For the final model, I used Bristol Vellum, copy paper, and foam core. The base is two foam core pieces representing the sidewalk of Acorn Alley. The intricate steel structure is represented by Bristol Vellum held by copy paper columns.
Looking down Acorn Alley
Side View 1
Side View 2
Close up 1
Close up 2
The original material was wire, but after many mistrials, the material was found to be unfit for the construction of the model. The scale was too small to display the intricacy of the design.
In this construction drawing, materiality studies are displayed. On the left, the steel groves in the two L shaped beams separate the glass and solar panels to prevent chemical reactions. In the center the construction and attaching of each L beam is shown, with rivets in opposite corners. On the right the joint of four L beams is shown.
This is elevation looking down Acorn Alley. The structure nearly reaches the height of the surrounding buildings.
Here are two cross sections, the top view, and joints of the petal, as well as the interior gathering spaces.
Section and Section Detail. All Solar energy is captured within tanks in the larger columns for use in colder weather.
In this article, Marcelo Spina and Georgina Huljich explore the topic of composite materials in architecture, from small scale pieces of art to large scale buildings. They discuss multiple projects and how their innovations can be used in multiple situations. Specific procedures are used to achieve these goals in design. While they may be time consuming or expensive, the results are well worth the effort.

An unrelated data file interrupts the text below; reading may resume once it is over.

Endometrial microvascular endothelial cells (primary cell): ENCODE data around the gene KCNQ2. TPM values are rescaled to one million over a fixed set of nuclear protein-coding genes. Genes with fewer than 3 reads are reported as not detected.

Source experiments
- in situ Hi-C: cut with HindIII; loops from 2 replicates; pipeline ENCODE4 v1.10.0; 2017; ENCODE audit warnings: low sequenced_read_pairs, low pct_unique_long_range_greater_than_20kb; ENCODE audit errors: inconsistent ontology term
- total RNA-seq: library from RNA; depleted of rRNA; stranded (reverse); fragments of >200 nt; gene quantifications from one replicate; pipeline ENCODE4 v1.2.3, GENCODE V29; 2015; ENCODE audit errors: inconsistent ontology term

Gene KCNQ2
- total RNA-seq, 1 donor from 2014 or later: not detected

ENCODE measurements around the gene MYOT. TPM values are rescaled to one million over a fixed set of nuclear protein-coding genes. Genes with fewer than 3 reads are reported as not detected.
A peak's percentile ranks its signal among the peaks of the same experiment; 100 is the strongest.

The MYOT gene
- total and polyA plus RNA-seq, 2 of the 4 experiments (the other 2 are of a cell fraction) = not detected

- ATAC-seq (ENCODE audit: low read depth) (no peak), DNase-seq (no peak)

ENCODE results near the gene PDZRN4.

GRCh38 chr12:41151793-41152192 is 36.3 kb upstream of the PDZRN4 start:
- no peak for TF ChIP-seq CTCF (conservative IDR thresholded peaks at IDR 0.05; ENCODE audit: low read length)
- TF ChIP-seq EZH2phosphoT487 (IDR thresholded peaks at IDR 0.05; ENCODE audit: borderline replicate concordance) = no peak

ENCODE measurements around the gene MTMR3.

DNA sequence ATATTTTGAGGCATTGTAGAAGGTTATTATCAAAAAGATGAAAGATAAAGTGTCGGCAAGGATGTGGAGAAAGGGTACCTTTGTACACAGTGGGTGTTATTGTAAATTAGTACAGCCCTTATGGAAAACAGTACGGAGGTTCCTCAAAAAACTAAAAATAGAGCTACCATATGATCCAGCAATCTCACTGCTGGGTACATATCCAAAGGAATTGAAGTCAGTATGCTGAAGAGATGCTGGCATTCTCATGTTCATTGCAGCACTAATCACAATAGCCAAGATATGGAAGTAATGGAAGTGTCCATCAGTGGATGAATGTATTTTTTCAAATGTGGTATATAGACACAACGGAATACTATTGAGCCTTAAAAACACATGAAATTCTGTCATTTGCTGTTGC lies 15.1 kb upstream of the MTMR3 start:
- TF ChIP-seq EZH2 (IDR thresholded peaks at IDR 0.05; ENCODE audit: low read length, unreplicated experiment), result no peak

In my opinion, the concept of composites is an important one, especially in the field of architecture. Multiple materials with complimenting properties are able to be joined in one functional and structural component. This also gives way into using recycled materials for building that one would not normally use. Plastic, glass, and stone could be recycled and used to create composite building materials. Also, the majority of materials that can be recycled can be found in close proximity to the building sites and perhaps be fabricated on site to lower costs.
However, the properties of each material must be taken into consideration. If one does not have a certain property, yet the other does, then the materials could make a successful composite. On the other hand if there is possibility of any material reactions, such as chemical, the composite may be revised and perhaps involve another material in order to make it successful.